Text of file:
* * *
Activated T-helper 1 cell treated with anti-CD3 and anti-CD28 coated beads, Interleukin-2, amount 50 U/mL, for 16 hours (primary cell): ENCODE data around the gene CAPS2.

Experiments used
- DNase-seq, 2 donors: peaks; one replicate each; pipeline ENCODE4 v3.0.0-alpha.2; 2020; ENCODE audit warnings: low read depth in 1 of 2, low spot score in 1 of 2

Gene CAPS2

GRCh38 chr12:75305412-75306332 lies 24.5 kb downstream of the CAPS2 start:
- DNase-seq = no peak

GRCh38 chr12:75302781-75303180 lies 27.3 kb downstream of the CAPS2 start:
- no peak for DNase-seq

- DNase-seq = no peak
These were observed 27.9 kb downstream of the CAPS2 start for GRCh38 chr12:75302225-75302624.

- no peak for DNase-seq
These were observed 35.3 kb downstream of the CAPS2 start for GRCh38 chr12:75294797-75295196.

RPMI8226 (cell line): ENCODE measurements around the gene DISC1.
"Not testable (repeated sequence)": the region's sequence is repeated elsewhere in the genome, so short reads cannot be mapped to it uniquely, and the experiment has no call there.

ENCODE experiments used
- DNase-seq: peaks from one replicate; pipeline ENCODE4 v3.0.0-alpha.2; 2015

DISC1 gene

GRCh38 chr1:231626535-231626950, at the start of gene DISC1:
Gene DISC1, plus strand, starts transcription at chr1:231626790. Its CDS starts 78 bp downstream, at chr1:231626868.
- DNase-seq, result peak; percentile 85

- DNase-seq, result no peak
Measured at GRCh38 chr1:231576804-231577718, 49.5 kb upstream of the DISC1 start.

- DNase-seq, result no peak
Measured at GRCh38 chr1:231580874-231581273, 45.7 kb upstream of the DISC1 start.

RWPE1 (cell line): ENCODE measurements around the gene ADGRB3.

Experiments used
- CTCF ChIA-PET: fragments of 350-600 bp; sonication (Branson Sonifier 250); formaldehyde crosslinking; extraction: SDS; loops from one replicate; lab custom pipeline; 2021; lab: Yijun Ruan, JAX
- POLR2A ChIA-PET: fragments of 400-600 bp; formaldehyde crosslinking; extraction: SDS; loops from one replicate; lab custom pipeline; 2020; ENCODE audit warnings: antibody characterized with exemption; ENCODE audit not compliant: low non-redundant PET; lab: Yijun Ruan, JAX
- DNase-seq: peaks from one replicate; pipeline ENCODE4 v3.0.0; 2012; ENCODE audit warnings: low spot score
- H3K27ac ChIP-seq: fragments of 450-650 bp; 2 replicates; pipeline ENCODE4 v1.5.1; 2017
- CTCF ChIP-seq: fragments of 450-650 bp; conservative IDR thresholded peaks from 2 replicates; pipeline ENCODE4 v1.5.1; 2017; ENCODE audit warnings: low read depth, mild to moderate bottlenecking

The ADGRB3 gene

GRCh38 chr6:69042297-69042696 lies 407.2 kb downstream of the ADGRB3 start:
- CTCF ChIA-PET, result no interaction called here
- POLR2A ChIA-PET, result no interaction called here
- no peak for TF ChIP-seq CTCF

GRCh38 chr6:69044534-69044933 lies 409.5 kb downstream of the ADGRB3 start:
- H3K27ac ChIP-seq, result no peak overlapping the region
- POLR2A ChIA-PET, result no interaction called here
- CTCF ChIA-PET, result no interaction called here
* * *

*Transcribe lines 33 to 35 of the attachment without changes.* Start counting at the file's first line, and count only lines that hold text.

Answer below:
GRCh38 chr6:69042297-69042696 lies 407.2 kb downstream of the ADGRB3 start:
- CTCF ChIA-PET, result no interaction called here
- POLR2A ChIA-PET, result no interaction called here